News / E-Bulletin

Moving towards the end of the lockdown – keeping it consistent and clear

Apr 28,2020

by Bradley Workman-Davies, Director

The last big news from Government in relation to the National Lockdown, as outlined in the President’s last address to the Nation on 23 April 2020, was the phased opening of the economy in five lockdown stages. South Africa is presently still at stage 5, the most restrictive on economic activity, personal movement and other basic activities that may pose a risk to the increase of the spread of the COVID-19 virus. 1 May 2020 will see the commencement of stage four containment measures, which will see a relaxation of some of these restrictions, and as further stages are introduced, the gradual easing back into pre-lockdown levels of activity.  

Although there is a fair degree of detail on what relaxations will be allowed at the various stages of the framework, the regulations which will see these stages become a lawful structure within which businesses can operate have yet to be released, and the devil in the expected detail of these regulations has yet to be analysed and put it into action.

What is interesting to note is that the new strategic framework contemplates that the various Ministries which oversee the various sectors of South Africa’s economy, such as the Departments of Health, Mineral Resources, and Education, would have a greater say in defining the parameters for the return to normalcy in their various sectors.  This enabling provision is admittedly already contained in the current regulations – Regulation 10(8) of the Disaster Management Act’s Essential Services Regulations allows for various Ministers to issue and vary directions within his/her mandate. This entitlement has been utilised by the Department of Higher Education and Training in a Directive Issued (No. R468 / GG43237) on 17 April 2020, which provides that “Information and communication technology devices (such as desktops, laptops, modems and other devices) for education purposes” are an essential service, but has otherwise not been taken up on a widespread basis, and the definition of what constitutes an essential service has largely been left up to the Department of Co-operative Governance and Traditional Affairs (COGTA), which issued the original Disaster Management regulations and each of the subsequent amendments to these regulations.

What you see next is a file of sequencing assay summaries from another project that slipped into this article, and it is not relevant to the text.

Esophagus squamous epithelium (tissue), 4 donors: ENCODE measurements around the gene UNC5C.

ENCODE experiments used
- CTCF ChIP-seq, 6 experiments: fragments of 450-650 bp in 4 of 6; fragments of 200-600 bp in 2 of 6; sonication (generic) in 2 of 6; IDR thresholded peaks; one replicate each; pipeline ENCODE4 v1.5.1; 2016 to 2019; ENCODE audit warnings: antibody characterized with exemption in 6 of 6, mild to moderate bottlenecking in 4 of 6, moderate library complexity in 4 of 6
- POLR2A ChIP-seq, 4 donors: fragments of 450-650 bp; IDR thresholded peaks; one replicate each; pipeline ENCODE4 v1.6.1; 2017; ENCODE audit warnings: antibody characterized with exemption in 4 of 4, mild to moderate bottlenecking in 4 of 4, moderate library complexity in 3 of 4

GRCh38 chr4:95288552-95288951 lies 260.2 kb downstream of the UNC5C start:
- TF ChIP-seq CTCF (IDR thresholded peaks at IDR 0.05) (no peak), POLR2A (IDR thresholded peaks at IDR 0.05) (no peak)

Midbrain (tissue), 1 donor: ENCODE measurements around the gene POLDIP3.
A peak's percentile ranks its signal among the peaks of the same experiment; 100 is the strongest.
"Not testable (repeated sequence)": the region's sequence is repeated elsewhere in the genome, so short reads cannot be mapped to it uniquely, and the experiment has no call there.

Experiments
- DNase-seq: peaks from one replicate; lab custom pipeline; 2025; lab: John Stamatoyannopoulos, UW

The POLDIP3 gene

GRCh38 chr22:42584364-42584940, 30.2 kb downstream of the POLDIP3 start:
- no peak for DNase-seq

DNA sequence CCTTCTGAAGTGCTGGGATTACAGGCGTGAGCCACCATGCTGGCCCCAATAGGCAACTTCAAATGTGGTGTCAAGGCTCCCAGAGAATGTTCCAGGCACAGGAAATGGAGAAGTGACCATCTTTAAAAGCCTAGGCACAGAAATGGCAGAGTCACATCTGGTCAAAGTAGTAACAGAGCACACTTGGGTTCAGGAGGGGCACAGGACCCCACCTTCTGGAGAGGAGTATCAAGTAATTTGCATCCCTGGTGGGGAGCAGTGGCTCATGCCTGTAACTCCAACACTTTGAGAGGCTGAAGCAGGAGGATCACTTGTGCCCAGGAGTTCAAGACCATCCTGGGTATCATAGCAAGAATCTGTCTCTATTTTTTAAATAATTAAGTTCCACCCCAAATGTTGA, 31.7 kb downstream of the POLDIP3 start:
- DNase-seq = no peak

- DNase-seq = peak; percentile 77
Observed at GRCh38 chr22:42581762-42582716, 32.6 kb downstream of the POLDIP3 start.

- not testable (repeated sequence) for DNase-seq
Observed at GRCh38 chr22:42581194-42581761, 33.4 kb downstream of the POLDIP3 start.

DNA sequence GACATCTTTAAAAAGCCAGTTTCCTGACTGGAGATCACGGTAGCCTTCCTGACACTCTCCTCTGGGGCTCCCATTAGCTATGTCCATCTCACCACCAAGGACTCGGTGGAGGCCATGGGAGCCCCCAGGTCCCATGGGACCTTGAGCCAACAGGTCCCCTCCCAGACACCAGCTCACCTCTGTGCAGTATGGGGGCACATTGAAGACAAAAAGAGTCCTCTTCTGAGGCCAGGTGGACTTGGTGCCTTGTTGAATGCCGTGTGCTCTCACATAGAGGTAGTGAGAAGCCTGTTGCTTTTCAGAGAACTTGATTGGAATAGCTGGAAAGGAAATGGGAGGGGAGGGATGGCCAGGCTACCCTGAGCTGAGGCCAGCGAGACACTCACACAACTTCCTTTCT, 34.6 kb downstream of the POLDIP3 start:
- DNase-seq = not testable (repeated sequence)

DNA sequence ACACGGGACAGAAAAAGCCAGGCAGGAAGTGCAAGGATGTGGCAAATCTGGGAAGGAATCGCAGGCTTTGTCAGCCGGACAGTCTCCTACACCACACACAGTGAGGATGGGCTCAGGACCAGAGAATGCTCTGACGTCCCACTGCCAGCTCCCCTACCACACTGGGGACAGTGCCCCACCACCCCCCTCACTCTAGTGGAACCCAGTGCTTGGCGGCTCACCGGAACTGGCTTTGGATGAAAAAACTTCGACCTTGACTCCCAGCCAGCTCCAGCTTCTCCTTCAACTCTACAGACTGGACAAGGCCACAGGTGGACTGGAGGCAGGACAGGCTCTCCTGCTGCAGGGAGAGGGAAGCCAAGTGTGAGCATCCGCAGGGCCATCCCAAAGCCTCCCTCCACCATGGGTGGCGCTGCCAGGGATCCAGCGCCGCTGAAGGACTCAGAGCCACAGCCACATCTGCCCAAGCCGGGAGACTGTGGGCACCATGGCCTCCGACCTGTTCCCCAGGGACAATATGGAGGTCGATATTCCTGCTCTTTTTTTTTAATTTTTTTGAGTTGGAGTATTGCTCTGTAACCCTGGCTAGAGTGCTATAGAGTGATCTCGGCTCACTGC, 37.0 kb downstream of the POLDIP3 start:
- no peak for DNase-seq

When the new regulations come out and as Ministers release directions for their sectors, what is hoped for is that the various sectors receive clarity and certainty as to the scope of their allowed economic activities, as to date there has been a large degree of uncertainty and lack of clarity on what is meant by the essential services regulations, and large scope for debate in this regard.  When the consequences for non-compliance are potential criminal prosecution, a clear view as to what is allowed is critical. 

On the other hand, whereas COGTA has thus far directed the process, if authority to determine what is allowed is now devolved to the various Departments, there is additional scope for inconsistencies of approach, which may lead to further disparities and confusion between the various sectors. A co-ordinated effort is also critical. These enabling provisions must also be utilised correctly if any measures are to be put in place for a various sector, these must be promulgated lawfully, under the auspices of the framework and the Disaster Management Act. Setting the rules by Ministerial diktat is neither legal nor helpful.

Also on the wish list for the new regulations is direction in regard to the health and safety measures which an employer may need to put in place, when it commences operations at the various levels of the easing of the lockdown.  At present, there are no legal obligations in either the Essential Services Regulations, the Occupational Health and Safety Act, or the National Health Act, which would require any specific type of personal protective equipment or other prophylactic measures to be adopted, in the circumstances of the COVID-19 pandemic.  At most, an employer or business owner would need to ensure that there is a healthy and safe environment for employees and customers.  This lack of clarity has seen enforcement officers insisting on the application of measures which are not required by law, and a subjective element of what is expected has been introduced into the enforcement process.  As mentioned above, where criminal prosecution becomes a consequence, clarity is paramount. If thermal monitoring of employees, provisions of masks (and the type of mask to be provided), gloves and sanitisation protocols becomes required, this should be clearly enacted so that an employer can easily determine for itself what it must do, and so that enforcement can easily determine whether an employer is compliant.

The framework regulations, when they are introduced, will no doubt be scrutinised by business and legal professionals. Their success will depend on the clarity with which they can be applied.

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